Australian film-maker Gabrielle Brady's "Island of the Hungry Ghosts" is a documentary that often plays like fiction. That can be a very good thing, but not in this case. In fact, if you didn't know going in that it's a documentary, you might have a problem arriving at that conclusion.
In the beginning, it appears to be an examination of the migration of 40 million crabs to the sea on Christmas Island, an event that has been covered in numerous nature documentaries. The island is located in the Indian Ocean, about 217 miles south of Java and Sumatra and a bit less than 1000 miles northwest of the mainland of Australia. At the last census, it was designated as having 1,843 permanent residents.
After a couple of scenes where we watch workers on the island preparing for the crab migration, the setting shifts to a room where we see Poh-Lin, a woman who is apparently working with people as they play with little plastic models in a tabletop sandbox.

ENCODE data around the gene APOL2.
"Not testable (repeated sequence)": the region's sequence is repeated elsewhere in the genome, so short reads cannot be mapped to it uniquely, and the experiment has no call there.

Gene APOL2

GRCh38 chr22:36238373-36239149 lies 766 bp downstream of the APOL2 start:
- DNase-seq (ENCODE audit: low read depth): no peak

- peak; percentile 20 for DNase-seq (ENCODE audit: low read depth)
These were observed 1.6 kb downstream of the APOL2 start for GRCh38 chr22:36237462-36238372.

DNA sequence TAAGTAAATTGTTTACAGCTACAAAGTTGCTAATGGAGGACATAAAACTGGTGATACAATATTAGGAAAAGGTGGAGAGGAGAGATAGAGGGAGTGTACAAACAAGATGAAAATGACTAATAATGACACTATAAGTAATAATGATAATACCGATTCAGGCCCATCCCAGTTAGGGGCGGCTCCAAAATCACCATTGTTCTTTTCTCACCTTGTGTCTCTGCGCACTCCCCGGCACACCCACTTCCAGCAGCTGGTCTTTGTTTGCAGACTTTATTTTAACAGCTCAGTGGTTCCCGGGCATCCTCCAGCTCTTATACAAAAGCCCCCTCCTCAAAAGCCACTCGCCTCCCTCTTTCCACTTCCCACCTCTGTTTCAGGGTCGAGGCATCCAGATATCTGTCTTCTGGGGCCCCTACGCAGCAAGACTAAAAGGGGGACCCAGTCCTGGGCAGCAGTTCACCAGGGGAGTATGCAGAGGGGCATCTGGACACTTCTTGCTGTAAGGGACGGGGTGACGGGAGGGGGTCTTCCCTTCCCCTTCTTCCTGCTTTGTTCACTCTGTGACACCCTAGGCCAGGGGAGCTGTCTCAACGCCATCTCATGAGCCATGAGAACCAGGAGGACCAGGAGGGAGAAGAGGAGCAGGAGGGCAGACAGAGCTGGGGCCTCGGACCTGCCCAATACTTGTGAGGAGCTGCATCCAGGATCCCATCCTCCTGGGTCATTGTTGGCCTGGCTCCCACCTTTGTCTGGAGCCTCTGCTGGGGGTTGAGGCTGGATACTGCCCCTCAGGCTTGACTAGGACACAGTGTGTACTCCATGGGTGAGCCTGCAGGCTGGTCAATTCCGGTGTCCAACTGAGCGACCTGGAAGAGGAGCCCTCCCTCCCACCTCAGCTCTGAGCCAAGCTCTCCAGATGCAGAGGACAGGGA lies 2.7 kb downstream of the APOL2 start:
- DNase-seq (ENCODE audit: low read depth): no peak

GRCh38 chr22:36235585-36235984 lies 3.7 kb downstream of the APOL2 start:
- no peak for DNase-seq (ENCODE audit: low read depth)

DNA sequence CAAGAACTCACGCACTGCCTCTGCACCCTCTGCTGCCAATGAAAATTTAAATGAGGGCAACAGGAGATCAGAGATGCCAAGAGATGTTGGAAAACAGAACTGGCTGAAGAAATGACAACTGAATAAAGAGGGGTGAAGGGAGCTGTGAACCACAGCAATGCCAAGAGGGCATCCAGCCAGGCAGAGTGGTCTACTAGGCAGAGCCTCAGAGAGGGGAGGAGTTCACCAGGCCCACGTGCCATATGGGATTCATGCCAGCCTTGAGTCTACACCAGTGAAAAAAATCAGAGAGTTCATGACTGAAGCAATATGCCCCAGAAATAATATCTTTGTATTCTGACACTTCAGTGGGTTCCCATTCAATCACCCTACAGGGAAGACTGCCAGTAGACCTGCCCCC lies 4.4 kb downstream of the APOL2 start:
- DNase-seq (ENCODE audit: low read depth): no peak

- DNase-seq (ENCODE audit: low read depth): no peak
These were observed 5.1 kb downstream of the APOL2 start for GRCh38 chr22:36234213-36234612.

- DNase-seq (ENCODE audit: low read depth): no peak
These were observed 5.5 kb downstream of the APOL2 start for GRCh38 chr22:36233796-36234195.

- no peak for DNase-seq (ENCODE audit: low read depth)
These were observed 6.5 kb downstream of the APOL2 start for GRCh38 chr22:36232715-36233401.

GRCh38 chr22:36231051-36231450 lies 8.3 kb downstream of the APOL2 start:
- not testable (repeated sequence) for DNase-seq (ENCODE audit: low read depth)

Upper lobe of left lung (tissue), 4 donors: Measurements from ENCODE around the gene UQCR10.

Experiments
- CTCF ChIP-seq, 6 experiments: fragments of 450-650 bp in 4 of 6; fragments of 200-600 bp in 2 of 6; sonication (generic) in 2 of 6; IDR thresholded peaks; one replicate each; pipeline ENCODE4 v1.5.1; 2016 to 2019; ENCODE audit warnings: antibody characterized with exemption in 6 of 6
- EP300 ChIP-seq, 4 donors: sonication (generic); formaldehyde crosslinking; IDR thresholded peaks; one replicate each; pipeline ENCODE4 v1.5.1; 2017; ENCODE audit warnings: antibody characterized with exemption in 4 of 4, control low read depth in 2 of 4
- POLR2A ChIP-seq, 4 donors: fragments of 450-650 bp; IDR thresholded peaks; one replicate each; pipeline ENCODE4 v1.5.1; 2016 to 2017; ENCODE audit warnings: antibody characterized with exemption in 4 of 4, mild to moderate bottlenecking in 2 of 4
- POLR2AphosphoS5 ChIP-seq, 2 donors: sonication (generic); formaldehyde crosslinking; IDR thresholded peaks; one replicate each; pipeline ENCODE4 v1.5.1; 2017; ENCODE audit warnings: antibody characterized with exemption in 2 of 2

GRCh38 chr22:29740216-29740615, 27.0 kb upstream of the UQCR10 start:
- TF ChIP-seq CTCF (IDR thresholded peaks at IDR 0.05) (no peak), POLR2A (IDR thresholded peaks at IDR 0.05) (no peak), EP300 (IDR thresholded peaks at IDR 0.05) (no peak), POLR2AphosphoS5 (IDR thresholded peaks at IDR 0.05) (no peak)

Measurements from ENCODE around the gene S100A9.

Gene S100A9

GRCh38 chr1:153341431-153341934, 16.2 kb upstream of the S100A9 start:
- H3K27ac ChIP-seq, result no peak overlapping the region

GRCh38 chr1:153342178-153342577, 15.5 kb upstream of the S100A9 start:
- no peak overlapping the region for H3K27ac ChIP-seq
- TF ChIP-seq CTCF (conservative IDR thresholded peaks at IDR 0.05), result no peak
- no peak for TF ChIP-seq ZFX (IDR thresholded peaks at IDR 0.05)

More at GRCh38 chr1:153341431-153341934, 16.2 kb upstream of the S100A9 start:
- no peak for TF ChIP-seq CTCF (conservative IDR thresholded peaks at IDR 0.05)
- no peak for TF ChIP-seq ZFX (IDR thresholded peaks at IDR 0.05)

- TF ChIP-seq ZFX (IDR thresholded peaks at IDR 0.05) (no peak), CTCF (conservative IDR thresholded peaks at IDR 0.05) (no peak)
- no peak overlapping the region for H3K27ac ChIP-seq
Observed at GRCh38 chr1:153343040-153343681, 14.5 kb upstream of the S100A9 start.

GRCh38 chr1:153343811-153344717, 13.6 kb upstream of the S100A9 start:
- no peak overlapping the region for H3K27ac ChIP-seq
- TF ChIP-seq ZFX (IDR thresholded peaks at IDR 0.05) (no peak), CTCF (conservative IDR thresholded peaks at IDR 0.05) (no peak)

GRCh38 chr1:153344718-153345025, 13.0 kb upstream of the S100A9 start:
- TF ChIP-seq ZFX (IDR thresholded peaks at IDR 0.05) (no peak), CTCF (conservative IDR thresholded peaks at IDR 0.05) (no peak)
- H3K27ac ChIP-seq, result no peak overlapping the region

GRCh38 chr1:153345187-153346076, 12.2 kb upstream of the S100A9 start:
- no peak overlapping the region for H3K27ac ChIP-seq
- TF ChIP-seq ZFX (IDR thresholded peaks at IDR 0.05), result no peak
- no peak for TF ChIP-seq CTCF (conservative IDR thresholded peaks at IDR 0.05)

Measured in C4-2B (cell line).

Of course we find out why, but at first you have to scratch your head and wonder exactly what is going on. What we eventually learn is that the woman is a type of psychological counselor and the people sitting across from her are refugees being detained in a high-security detention facility deep within the island's jungle.
At the same time, we see the locals performing rituals for the original settlers who are seen as ghosts who wander the island at night because they never received a proper burial. The rituals consist of taking heaps of paper and other objects and tossing them into fires that are contained in meshed-metal containers.
We get it. People care about the long-dead settlers and the migrating crabs, but at the same time they imprison refugees trying to escape their countries where they face unimaginable hardships. The message is dandy. The execution of the message is forced and uninspiring. The result is more ghastly than ghostly.
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